Second, some people become worse than useless. Some people embrace evil. They have not engaged in serious reflection, they’ve allowed themselves to be swallowed up by a cult or their own anger. Calling them animals is an insult to animals, but the heart of the matter is this: instead of acting in, say, the service of the Reich, those people should have been doing anything else, including pouring over the books and learning how to question themselves and their own capacities. Baggini neglects the importance of “moderation” regarding the Socratic character, and I almost forgot it myself. Socrates is moderate to comical extremes. In Xenophon’s Apology, Socrates deals with the pain of an Athens cut off from its food supply better than most because he’s been starving himself his whole life. Moderation, though, is why a true philosopher would never demean the labor of another because it was manual labor. Moderation is why intellectual labors are necessary—a “mean” must be identified—and why tolerance, ironically enough, comes to an end. I can’t take credit for this quote—“first they came for the Nazis, and then the problem ended because the problem was the Nazis”—but I can’t recommend it highly enough.

3 So: the unexamined life is not worth living has a power not immediately obvious. Serious self-examination isn’t necessarily about our personal happiness or what is best for us. It’s really about avoiding our worst outcome: becoming a person we detest, becoming someone who harms others with no regard for the pain they cause. One might say this makes philosophy useless, as religion and most systems of laws can show one plenty of ways to not hurt others. I’ll just whistle as that’s being said and keep talking to the large number of people serious about religion and politics who desperately want to know more about philosophy because they want to know how best to challenge their own thinking.

But if I make philosophy sound like another religion or regime, I’m not telling the truth. Love of wisdom is a way of life, and it’s a way of life which requires especial effort to achieve. It’s not even clear that Socrates himself always achieves it—when does he know, truly, that he loves wisdom? Speaking about intellectual labor versus manual labor, the few versus the many, is not the central issue. The central issue is the character of eros: if we are to love, how does love of wisdom work?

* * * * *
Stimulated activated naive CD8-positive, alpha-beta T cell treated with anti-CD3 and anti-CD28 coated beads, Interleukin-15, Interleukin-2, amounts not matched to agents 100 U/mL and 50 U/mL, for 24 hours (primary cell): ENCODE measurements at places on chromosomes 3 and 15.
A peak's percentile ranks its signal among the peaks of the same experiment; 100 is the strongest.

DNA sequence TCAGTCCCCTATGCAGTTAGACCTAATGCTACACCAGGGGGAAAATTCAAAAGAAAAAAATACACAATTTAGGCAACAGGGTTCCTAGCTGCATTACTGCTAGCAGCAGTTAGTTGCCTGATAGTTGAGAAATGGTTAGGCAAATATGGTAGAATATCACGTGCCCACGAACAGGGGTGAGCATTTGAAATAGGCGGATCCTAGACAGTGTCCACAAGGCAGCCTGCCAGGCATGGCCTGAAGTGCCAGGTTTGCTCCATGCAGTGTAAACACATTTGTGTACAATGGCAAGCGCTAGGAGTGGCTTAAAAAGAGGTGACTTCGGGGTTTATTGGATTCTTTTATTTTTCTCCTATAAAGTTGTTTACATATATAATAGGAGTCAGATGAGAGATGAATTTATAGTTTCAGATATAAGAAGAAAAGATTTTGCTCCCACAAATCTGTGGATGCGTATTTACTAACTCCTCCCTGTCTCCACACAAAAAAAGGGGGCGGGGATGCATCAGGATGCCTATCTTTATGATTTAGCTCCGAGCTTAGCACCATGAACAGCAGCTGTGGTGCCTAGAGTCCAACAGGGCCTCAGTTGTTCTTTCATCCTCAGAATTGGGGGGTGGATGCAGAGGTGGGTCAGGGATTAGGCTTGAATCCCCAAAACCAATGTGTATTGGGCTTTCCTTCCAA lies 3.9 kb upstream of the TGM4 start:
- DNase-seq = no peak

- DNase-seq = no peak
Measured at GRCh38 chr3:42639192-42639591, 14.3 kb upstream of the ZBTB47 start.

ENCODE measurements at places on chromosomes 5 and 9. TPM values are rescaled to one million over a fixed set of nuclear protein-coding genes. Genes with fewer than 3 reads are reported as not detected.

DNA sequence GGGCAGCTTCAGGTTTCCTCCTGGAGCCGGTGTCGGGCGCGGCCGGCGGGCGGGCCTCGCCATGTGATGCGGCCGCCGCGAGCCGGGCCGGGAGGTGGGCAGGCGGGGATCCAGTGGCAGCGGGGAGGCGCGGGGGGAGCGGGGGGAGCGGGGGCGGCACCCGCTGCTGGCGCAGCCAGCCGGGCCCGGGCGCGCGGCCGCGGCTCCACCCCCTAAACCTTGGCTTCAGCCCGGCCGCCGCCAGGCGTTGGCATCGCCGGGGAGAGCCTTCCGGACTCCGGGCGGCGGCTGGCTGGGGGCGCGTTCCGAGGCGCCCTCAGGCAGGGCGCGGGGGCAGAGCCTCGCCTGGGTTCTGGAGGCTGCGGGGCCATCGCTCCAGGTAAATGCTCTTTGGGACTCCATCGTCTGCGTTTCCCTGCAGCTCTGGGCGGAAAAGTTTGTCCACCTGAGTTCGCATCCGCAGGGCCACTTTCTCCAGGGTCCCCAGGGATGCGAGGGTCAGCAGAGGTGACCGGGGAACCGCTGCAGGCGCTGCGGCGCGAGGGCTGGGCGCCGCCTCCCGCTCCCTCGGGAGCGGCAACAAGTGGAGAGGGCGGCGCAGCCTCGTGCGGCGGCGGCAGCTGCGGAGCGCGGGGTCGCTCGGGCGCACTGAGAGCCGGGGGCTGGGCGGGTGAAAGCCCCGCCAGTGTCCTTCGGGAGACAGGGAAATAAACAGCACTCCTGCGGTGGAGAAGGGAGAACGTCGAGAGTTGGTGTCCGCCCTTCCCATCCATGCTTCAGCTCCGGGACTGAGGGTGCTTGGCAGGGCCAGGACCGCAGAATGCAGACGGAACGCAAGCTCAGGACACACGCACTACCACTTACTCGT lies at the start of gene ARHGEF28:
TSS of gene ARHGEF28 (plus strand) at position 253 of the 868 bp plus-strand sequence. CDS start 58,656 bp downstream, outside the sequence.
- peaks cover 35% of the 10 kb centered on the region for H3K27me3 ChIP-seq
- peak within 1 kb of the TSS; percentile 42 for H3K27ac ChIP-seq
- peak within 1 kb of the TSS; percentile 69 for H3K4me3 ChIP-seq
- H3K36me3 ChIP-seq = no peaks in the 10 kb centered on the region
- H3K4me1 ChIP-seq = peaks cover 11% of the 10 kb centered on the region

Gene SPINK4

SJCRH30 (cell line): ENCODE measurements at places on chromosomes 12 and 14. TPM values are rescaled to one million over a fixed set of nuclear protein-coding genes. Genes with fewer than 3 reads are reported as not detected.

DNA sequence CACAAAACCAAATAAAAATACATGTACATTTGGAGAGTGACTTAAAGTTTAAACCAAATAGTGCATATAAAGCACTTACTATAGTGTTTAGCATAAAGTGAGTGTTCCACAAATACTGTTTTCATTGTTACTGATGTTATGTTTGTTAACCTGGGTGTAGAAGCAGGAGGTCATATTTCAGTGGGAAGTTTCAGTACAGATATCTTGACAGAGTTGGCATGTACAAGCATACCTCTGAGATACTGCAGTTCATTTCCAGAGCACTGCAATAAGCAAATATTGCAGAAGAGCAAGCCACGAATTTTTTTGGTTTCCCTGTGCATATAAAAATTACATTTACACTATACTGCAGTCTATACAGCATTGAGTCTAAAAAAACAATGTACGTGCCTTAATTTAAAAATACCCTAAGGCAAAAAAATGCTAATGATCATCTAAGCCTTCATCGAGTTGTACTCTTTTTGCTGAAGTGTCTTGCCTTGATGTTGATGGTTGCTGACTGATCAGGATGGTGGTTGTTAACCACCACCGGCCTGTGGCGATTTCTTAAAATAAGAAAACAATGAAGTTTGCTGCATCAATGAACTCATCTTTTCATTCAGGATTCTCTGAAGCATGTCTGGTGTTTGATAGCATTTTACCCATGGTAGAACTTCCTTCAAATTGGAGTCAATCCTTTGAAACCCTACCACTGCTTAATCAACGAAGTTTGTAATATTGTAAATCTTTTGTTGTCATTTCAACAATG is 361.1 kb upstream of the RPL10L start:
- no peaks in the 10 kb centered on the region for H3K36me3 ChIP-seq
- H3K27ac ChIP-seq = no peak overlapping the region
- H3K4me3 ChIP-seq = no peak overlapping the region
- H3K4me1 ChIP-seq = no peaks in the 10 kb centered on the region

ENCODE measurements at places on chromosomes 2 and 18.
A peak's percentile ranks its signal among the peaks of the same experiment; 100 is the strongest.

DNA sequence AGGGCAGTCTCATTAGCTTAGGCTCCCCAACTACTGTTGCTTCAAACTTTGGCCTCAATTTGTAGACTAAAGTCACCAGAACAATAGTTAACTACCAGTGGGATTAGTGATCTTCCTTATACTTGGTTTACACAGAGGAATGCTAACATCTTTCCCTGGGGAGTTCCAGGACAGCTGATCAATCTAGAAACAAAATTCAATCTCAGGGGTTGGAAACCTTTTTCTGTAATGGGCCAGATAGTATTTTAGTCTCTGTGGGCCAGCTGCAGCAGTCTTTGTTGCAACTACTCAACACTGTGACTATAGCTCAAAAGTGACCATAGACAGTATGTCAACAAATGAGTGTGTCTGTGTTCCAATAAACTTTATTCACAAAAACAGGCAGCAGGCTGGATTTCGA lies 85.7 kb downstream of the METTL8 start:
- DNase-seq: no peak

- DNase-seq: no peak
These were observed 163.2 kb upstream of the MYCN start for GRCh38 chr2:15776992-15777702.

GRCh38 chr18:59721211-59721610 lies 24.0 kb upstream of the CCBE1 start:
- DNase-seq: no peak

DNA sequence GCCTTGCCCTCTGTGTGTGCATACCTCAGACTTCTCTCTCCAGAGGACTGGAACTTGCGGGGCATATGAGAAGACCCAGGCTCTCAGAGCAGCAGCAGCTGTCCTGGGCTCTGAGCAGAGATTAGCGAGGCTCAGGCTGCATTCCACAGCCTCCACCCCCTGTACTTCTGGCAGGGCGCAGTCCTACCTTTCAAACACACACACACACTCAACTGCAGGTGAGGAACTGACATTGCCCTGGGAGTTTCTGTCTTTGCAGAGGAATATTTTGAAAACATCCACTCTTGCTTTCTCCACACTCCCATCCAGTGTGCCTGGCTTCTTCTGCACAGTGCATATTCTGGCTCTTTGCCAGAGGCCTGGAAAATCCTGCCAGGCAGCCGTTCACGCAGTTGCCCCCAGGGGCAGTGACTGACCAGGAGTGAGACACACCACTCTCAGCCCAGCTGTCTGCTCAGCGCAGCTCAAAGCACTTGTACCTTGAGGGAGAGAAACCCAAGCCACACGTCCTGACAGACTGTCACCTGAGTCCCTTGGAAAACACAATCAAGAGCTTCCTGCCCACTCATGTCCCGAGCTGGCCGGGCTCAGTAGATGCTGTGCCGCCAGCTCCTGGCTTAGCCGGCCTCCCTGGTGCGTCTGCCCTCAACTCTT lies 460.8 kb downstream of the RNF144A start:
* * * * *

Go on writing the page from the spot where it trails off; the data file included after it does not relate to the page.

When one thinks about self-examination and love of wisdom, a number of complications arise. On the one hand, self-examination is a tough, frightful, painful process. On the other, it’s something that can be an addiction. It is possible to think too much and paralyze oneself, to pretend to pursue self-knowledge but not pursue anything at all. What Plato seems to hold as a rough anchor for philosophic eros is “the beautiful:” an object of beauty to be desired and questioned can help us communicate what we’re experiencing and trying to achieve. But this only brings us back to the beginning, when I wondered about tearing oneself down to build oneself up again. Must philosophy be pain?

I don’t know the answer. The unexamined life is not worth living is dark comedy—Socrates says it in a specific context, that of not accepting exile as a punishment. He says this expressly to the jury so they condemn him to death. “Not worth living” is not a throwaway phrase. For ourselves, on an everyday level, I’ll just add this: some things are hard to let go because they really were beautiful, and we’re still not sure how. Some ideas and ideals won’t go away because they can’t go away. Tearing oneself down and building oneself up again is the wrong metaphor, though it describes the feeling. The process is turning answers back into questions, but I don’t think any of us have ever been fully aware how much pain—how much history—that entails.